In spite of heartfelt speeches some right-wingers may have given regarding Nelson Mandela, “we mustn’t let those who opposed Mandela’s struggle pretend they didn’t”.
Many Western party leaders “described his organisation as terrorist”, believed sanctions were wrong, and “wore T-shirts demanding he be strung up”.
Botha’s regime was more than racist. It didn’t even regard black people as humans. This apartheid system was propped up by the Tories.
In 1989, David Cameron “went on a “jolly” to South Africa paid for by a firm that did not want sanctions busted”. In 2006, he denounced the Conservative stance on the ANC and the apartheid regime. However, this cynical move was seen to come way too late for all of those “who had seen [or suffered] the massacres in the townships and knew it was a life-or-death struggle”.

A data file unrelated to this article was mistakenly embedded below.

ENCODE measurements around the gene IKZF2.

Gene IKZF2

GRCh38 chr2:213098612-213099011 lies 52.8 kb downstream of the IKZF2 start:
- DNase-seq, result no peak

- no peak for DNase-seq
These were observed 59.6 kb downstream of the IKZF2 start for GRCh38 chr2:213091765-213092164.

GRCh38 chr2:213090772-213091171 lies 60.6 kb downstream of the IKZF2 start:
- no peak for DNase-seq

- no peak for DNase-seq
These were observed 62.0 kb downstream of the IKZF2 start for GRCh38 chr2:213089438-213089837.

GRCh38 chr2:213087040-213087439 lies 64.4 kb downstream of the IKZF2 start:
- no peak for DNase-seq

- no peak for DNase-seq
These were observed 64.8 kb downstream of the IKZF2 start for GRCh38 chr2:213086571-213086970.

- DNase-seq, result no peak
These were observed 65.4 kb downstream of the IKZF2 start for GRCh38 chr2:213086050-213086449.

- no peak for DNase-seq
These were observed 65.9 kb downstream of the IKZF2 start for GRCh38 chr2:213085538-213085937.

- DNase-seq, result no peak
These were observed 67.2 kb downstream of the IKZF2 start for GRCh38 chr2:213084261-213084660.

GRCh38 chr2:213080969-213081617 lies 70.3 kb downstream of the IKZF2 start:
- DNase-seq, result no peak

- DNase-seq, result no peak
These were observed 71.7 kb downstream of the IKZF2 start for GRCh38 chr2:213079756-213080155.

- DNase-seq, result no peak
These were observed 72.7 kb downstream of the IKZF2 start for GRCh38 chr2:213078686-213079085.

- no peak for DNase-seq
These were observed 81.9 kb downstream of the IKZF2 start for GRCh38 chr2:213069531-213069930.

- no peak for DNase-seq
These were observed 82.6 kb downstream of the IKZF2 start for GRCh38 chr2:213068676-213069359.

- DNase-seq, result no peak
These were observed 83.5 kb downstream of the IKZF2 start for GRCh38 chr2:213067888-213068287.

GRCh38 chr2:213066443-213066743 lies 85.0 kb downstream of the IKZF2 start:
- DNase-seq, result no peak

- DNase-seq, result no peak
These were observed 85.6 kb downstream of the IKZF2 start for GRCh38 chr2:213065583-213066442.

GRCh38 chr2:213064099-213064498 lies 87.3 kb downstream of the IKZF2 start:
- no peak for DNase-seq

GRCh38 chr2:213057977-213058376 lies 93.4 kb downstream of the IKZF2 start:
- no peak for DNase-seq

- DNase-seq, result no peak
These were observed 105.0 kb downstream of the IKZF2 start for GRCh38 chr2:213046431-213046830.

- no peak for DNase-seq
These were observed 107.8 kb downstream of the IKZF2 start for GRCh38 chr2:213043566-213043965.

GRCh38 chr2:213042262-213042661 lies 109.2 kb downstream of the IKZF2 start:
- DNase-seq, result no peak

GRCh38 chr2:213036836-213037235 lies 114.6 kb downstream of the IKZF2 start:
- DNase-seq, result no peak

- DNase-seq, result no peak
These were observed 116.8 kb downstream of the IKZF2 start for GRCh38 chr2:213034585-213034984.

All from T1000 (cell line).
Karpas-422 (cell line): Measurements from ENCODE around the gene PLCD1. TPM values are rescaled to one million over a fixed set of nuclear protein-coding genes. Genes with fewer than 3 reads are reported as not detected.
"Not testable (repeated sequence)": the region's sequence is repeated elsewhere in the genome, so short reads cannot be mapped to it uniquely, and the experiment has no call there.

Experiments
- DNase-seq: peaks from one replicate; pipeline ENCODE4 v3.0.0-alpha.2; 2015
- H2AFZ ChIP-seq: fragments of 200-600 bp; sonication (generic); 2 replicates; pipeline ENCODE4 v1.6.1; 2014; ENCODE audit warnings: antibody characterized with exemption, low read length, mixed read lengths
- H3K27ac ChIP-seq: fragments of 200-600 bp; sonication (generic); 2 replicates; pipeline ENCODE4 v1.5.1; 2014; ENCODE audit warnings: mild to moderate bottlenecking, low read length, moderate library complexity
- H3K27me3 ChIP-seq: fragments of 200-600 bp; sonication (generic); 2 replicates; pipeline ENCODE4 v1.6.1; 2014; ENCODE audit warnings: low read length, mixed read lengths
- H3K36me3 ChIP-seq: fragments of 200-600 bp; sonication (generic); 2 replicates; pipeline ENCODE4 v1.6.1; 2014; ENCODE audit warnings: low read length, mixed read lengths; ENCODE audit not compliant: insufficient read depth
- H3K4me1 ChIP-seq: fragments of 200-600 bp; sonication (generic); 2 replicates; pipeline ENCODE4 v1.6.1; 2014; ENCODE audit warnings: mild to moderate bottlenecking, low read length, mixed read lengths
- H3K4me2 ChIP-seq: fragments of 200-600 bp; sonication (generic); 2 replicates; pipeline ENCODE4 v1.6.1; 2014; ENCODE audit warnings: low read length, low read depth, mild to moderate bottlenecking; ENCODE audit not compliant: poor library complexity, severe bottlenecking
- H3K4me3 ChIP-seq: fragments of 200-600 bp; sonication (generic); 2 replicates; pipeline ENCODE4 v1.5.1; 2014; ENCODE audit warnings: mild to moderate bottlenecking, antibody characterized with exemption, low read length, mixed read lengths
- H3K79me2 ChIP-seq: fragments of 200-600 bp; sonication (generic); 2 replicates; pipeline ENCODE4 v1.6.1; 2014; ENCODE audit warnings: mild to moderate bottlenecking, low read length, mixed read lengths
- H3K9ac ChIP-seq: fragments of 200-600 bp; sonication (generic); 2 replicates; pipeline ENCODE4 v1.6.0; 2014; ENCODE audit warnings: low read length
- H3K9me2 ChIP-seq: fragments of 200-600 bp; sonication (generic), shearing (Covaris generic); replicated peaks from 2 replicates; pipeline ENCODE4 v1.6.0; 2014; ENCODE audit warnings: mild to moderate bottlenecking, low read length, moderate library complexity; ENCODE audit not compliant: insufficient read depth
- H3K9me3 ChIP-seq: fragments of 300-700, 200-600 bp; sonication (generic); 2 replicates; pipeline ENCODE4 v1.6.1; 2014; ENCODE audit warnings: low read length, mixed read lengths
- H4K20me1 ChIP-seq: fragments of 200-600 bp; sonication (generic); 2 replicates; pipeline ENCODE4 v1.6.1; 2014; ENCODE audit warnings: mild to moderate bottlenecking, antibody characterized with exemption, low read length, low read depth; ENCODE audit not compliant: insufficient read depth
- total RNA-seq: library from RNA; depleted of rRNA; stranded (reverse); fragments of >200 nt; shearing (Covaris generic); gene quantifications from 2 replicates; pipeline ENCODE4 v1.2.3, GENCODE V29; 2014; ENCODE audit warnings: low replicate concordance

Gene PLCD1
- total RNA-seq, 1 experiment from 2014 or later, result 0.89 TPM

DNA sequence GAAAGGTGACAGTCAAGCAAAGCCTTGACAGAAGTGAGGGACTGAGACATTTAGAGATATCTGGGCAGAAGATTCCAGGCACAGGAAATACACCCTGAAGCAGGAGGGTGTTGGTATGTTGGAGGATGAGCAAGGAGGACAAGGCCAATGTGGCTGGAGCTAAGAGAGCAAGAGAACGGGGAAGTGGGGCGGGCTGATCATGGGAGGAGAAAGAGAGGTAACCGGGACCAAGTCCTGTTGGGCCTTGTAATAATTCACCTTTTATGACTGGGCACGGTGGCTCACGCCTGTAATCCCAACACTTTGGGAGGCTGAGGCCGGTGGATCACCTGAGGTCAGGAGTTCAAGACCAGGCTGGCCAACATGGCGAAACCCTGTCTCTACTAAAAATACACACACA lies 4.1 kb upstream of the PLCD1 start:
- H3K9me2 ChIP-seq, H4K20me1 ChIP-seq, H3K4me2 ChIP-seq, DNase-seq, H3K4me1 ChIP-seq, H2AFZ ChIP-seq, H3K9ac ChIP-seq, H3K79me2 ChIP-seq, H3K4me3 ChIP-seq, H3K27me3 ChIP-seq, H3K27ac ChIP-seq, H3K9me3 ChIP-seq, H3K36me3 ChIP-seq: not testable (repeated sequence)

Under Thatcher’s reign, anti-apartheid demos outside the South African embassy saw protesters kettled, just as they are today when protesting other injustices. The struggle against apartheid represents the struggle against all injustice around the world, and the bourgeoisie, represented by the undemocratic parties that govern the UK and other Western nations, will never give up their power freely. True freedom fighters, like Mandela, are needed to raise the awareness necessary to make sure that the workers of the world unite and overthrow their exploitative masters. Just as he was criticised, and his supporters treated as troublemakers, activists today are also censured, condemned, or ignored in the media or by the political establishment. However, Mandela is proof that staying resolute and sticking to principles of freedom, truth, and justice can eventually pay off. What we need to do is make sure that his image is not watered down and assumed by bourgeois politicians who represent the system he fought against.